‘Magic Goes Wrong’ review
Time Out says
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The ‘Goes Wrong’ franchise potters on, this time with added magic
Erstwhile young scamps Mischief Theatre have spun their pleasant ‘Noises Off’ knock-off ‘The Play That Goes Wrong’ into a veritable empire: not only is the original backstage farce still going strong on the West End and off-Broadway, not only do they have another sizeable long-runner in ‘The Comedy About a Bank Robbery’, and not only do they now have an actual BBC1 TV show in the form of ‘The Goes Wrong Show’, but they’ve also won a whole host of US celebrity fans, including JJ Abrams – who co-produced this latest show – and magicians Penn & Teller, who’ve helped them write it.
And it’s… okay. There is something charmingly unchanging about the core Mischief players, who are presumably now all millionaires several times over but always attack each new venture with the pure elan of a fledgling university sketch troupe. They’re both winsome and limited, and ‘Magic Goes Wrong’ feels caught at a strange crossroads between Mischief’s bumbling Englishness and Penn & Teller’s edgier interjections.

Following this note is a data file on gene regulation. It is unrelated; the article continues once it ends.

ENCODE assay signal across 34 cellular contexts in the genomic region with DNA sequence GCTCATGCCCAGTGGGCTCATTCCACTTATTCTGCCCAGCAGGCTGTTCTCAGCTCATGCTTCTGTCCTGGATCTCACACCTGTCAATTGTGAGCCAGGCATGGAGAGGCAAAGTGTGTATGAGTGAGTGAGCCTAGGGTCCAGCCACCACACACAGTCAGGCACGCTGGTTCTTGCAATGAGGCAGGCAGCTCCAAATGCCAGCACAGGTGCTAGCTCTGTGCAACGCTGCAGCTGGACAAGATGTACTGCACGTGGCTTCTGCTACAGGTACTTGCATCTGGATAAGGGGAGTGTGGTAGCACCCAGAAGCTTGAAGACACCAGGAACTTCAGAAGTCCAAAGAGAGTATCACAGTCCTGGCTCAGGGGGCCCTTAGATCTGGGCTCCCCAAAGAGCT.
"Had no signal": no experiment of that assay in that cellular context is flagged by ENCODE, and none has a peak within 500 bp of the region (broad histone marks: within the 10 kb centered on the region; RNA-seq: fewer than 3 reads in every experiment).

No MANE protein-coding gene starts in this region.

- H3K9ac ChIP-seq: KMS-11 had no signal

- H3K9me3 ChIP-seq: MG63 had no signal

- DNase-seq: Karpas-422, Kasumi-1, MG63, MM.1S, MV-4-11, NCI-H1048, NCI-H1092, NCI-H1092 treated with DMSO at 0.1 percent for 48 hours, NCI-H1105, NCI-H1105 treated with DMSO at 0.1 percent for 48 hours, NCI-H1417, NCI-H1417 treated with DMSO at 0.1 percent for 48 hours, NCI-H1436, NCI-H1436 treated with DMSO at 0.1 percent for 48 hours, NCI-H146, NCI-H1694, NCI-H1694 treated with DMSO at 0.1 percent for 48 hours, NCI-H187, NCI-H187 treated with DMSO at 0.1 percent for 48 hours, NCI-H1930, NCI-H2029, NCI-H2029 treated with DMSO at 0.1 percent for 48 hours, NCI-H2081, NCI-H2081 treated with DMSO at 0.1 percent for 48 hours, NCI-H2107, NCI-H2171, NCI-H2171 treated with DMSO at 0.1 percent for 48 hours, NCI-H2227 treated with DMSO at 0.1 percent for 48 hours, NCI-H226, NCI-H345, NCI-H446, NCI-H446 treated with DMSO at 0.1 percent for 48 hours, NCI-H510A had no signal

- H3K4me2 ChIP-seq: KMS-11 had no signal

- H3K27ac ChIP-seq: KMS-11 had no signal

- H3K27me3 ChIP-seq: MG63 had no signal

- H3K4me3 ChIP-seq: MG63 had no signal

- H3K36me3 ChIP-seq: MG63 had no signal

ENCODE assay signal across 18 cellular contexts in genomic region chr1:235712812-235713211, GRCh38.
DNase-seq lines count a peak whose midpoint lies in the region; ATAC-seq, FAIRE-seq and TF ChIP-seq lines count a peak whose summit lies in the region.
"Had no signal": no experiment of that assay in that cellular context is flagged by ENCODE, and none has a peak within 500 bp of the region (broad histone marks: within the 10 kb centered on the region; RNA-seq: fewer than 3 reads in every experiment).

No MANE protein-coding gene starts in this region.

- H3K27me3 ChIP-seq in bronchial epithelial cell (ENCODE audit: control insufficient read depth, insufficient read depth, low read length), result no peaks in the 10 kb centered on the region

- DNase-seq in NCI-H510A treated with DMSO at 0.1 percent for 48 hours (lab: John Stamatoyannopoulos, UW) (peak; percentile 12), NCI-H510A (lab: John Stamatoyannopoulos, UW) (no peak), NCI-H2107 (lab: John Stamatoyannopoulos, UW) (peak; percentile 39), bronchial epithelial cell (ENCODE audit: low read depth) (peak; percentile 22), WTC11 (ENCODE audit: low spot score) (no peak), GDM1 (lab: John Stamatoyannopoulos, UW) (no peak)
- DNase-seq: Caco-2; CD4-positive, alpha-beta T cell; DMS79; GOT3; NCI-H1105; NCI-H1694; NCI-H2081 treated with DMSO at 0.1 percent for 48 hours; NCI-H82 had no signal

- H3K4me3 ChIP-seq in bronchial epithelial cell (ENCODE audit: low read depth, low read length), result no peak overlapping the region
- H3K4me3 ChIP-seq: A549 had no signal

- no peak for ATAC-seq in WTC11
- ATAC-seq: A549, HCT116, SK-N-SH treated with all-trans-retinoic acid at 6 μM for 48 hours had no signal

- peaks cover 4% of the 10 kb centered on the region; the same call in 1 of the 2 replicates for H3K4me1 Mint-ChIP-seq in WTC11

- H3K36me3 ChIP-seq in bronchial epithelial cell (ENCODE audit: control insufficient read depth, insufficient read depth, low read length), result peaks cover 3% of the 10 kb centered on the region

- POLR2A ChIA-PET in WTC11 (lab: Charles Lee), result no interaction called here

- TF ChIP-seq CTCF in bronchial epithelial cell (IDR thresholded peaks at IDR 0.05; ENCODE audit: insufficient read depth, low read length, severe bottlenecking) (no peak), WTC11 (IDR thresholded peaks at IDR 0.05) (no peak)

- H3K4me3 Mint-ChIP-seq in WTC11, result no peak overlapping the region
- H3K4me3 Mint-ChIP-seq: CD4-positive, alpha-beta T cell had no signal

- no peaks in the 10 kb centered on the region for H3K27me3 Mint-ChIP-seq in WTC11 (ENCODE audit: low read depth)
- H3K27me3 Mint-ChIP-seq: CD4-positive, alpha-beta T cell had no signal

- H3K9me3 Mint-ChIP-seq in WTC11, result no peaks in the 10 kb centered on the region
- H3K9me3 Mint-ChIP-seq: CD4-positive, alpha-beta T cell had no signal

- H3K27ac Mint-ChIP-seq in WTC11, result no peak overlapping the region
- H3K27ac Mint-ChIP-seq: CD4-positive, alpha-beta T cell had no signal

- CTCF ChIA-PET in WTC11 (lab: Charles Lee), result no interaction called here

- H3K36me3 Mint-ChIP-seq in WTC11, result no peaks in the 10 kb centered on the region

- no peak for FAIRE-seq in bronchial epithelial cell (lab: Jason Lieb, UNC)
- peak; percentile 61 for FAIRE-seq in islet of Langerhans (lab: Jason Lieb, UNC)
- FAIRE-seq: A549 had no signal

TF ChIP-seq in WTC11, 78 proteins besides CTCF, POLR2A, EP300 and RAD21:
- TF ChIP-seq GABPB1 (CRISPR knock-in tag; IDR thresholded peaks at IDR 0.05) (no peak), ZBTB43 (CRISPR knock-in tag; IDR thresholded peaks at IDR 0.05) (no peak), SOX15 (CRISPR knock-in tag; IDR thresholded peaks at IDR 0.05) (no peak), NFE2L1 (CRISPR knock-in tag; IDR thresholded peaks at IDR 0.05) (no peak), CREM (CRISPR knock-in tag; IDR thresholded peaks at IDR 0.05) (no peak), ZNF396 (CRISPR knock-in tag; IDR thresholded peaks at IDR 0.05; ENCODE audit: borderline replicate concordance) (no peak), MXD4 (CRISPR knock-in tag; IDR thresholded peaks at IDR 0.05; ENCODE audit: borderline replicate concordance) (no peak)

The plot is pretty much contained in the title: neurotic magician Sophisticato (Henry Shields) is throwing a charity magic gala in his late father’s memory, and he’s rustled up some truly terrible acts to perform, notably Henry Lewis’s hack mentalist The Mind Mangler, and Dave Hearn’s entertaining The Blade, an amusing send-up of faux-edgy ‘alt’ magicians.
That this somehow stretches on for two-and-a-half-hours without really having a plot is not ideal, not least because the ambling pace buries the handful of pretty good tricks in the show – a snappy 90 minutes but with all the tricks intact would surely have been stronger.
That said, if it’s not a work of genius, then Mischief are fundamentally operating within their comfort zone, unlike their misguided recent stab at dramedy, ‘Groan Ups’. If you enjoy watching flustered English people get more flustered as stuff goes wrong – and let’s be clear, that is literally their entire shtick – then ‘Magic Goes Wrong’ sees them pulls the trick off once again.